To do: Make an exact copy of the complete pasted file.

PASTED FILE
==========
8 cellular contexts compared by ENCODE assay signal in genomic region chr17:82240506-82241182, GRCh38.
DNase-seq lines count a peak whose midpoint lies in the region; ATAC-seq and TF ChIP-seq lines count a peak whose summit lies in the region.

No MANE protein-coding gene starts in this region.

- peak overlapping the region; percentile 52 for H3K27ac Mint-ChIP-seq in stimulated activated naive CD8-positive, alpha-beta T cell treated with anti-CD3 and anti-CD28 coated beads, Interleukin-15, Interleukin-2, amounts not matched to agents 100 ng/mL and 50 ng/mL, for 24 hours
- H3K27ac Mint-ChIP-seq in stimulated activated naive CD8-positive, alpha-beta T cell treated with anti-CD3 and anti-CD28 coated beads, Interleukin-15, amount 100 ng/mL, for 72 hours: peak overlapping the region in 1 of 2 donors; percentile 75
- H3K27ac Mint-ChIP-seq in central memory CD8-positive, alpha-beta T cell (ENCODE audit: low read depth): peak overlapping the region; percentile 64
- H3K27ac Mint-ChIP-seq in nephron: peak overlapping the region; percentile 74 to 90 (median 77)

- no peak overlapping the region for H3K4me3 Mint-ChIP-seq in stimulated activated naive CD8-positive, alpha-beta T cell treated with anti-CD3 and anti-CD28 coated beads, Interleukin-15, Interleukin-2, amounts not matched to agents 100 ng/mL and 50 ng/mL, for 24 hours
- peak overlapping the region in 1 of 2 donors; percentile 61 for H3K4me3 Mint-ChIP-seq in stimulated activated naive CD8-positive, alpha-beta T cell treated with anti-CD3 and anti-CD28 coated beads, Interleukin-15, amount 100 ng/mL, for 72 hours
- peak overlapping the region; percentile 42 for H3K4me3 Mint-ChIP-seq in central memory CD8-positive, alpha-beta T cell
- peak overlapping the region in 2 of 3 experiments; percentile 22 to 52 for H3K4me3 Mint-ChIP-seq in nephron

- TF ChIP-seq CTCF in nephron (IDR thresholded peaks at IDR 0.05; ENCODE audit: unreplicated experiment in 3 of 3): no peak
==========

8 cellular contexts compared by ENCODE assay signal in genomic region chr17:82240506-82241182, GRCh38.
DNase-seq lines count a peak whose midpoint lies in the region; ATAC-seq and TF ChIP-seq lines count a peak whose summit lies in the region.

No MANE protein-coding gene starts in this region.

- peak overlapping the region; percentile 52 for H3K27ac Mint-ChIP-seq in stimulated activated naive CD8-positive, alpha-beta T cell treated with anti-CD3 and anti-CD28 coated beads, Interleukin-15, Interleukin-2, amounts not matched to agents 100 ng/mL and 50 ng/mL, for 24 hours
- H3K27ac Mint-ChIP-seq in stimulated activated naive CD8-positive, alpha-beta T cell treated with anti-CD3 and anti-CD28 coated beads, Interleukin-15, amount 100 ng/mL, for 72 hours: peak overlapping the region in 1 of 2 donors; percentile 75
- H3K27ac Mint-ChIP-seq in central memory CD8-positive, alpha-beta T cell (ENCODE audit: low read depth): peak overlapping the region; percentile 64
- H3K27ac Mint-ChIP-seq in nephron: peak overlapping the region; percentile 74 to 90 (median 77)

- no peak overlapping the region for H3K4me3 Mint-ChIP-seq in stimulated activated naive CD8-positive, alpha-beta T cell treated with anti-CD3 and anti-CD28 coated beads, Interleukin-15, Interleukin-2, amounts not matched to agents 100 ng/mL and 50 ng/mL, for 24 hours
- peak overlapping the region in 1 of 2 donors; percentile 61 for H3K4me3 Mint-ChIP-seq in stimulated activated naive CD8-positive, alpha-beta T cell treated with anti-CD3 and anti-CD28 coated beads, Interleukin-15, amount 100 ng/mL, for 72 hours
- peak overlapping the region; percentile 42 for H3K4me3 Mint-ChIP-seq in central memory CD8-positive, alpha-beta T cell
- peak overlapping the region in 2 of 3 experiments; percentile 22 to 52 for H3K4me3 Mint-ChIP-seq in nephron

- TF ChIP-seq CTCF in nephron (IDR thresholded peaks at IDR 0.05; ENCODE audit: unreplicated experiment in 3 of 3): no peak